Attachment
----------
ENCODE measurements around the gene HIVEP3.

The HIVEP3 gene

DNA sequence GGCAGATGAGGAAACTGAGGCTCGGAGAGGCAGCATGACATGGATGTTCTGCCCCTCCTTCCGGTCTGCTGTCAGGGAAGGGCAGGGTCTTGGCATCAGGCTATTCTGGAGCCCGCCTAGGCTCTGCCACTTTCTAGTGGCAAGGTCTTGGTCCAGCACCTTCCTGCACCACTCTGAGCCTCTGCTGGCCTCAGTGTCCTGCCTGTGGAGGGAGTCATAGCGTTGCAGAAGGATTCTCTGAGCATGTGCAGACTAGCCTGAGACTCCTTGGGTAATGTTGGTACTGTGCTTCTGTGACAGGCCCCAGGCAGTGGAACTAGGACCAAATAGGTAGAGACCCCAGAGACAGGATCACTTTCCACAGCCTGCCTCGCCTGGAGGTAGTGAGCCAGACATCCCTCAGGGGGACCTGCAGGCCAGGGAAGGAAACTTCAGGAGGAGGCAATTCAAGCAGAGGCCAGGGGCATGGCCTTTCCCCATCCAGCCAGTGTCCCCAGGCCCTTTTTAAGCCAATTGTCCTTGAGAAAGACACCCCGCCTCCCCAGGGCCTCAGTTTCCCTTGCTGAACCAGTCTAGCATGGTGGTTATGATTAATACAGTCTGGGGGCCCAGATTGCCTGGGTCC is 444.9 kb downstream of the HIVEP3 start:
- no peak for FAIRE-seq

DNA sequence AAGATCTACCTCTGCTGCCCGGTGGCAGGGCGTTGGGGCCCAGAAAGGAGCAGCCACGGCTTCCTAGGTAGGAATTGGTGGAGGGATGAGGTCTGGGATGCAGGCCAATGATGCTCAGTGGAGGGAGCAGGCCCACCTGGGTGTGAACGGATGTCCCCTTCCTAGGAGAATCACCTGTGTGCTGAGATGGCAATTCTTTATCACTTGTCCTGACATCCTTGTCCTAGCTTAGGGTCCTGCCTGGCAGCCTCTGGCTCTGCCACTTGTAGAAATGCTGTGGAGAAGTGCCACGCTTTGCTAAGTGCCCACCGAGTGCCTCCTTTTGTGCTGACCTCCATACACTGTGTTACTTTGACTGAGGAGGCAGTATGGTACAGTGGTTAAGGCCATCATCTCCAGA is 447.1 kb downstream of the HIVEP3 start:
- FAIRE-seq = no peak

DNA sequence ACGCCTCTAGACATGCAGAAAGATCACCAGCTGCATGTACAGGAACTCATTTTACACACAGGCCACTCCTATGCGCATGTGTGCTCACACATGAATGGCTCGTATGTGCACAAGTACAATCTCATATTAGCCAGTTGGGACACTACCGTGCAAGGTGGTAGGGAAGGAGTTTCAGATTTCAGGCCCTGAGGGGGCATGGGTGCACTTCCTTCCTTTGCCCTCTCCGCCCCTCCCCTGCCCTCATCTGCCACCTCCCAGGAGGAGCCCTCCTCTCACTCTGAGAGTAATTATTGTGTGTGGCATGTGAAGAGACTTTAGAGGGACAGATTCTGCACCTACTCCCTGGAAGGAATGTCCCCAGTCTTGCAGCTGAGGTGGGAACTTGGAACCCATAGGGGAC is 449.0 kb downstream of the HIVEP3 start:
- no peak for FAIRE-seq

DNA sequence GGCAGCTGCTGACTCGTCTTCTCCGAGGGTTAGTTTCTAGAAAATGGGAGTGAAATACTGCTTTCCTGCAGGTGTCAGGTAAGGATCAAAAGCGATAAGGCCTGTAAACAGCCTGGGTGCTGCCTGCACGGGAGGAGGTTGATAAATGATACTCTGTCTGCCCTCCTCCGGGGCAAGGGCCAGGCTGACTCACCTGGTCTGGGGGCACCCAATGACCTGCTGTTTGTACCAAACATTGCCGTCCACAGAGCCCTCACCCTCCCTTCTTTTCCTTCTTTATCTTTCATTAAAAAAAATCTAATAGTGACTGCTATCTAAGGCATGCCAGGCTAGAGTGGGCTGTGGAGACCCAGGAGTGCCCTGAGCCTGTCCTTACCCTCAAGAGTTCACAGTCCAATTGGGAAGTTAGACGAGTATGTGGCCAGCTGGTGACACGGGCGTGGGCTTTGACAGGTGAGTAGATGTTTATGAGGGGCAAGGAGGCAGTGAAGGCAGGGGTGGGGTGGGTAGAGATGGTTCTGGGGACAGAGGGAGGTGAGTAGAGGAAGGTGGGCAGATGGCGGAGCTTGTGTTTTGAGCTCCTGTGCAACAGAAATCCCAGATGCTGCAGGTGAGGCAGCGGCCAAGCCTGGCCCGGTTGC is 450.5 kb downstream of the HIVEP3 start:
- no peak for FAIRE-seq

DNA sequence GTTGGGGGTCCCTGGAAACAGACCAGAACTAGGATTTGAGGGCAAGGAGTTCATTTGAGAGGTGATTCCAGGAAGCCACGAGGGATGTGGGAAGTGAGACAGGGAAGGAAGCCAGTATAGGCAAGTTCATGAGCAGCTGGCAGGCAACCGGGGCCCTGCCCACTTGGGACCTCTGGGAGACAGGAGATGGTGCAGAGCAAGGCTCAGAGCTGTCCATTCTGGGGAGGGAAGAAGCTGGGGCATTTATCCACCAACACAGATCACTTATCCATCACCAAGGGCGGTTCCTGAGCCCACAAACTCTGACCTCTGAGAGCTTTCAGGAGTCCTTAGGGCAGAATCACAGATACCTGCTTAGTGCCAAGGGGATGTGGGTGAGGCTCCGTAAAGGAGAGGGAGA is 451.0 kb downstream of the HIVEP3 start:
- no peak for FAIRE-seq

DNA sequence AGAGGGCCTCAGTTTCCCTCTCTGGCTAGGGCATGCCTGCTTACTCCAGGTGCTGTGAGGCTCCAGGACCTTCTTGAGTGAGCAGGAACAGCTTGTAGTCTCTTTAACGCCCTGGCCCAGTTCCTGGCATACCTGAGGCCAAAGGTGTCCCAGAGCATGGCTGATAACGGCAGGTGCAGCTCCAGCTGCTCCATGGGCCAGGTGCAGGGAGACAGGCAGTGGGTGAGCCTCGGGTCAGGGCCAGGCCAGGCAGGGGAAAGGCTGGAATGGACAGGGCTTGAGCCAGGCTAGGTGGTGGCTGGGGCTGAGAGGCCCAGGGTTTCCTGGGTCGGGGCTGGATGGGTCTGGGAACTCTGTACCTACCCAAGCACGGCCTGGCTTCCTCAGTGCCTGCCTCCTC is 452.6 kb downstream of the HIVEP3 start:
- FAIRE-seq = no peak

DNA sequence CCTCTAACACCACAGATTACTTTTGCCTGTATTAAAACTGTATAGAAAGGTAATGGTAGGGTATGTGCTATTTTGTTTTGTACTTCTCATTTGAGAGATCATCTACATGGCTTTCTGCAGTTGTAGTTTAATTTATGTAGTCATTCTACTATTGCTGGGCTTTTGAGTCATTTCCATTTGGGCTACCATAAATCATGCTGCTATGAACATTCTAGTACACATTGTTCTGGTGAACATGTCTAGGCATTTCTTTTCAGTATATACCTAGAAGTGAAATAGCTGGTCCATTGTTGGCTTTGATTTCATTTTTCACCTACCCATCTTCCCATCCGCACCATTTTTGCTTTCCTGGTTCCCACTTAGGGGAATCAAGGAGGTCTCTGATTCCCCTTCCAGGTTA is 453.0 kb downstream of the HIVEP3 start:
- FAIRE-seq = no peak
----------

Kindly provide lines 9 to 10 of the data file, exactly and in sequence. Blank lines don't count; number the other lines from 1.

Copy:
DNA sequence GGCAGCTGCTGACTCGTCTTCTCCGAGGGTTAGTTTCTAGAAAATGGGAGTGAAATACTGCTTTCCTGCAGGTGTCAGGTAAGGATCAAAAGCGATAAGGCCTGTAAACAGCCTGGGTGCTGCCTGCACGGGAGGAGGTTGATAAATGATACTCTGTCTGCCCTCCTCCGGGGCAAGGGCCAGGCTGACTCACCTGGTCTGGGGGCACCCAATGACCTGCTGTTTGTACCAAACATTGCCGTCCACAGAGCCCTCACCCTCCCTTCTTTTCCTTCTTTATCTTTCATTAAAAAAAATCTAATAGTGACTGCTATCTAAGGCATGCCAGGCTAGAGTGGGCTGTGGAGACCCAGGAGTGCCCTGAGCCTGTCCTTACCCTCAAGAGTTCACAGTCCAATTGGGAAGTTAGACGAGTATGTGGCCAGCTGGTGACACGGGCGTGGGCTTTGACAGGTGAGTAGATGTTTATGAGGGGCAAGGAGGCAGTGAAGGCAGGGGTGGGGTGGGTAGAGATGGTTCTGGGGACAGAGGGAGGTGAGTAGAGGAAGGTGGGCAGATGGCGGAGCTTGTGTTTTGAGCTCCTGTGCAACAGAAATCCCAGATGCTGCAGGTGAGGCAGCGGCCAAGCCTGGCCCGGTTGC is 450.5 kb downstream of the HIVEP3 start:
- no peak for FAIRE-seq